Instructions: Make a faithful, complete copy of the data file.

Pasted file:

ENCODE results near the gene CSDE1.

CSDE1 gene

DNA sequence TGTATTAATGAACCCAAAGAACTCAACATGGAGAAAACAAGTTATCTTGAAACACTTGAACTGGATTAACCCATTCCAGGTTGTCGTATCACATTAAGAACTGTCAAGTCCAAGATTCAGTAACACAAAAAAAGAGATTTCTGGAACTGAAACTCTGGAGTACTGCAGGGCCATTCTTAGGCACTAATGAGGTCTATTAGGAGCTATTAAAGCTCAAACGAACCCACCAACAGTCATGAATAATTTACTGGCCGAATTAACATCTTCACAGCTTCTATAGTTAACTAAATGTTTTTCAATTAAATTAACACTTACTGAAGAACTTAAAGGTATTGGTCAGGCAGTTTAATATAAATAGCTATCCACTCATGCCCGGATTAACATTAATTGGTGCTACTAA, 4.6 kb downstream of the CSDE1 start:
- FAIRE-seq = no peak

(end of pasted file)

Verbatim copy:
ENCODE results near the gene CSDE1.

CSDE1 gene

DNA sequence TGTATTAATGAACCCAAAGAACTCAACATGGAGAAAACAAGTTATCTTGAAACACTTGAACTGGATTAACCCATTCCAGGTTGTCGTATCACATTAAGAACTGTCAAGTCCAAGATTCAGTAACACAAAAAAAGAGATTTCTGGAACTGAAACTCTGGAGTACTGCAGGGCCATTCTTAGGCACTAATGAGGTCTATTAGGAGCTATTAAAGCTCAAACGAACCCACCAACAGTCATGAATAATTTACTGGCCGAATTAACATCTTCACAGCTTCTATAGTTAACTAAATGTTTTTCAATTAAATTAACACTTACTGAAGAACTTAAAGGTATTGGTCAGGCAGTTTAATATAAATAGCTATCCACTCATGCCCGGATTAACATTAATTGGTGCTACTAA, 4.6 kb downstream of the CSDE1 start:
- FAIRE-seq = no peak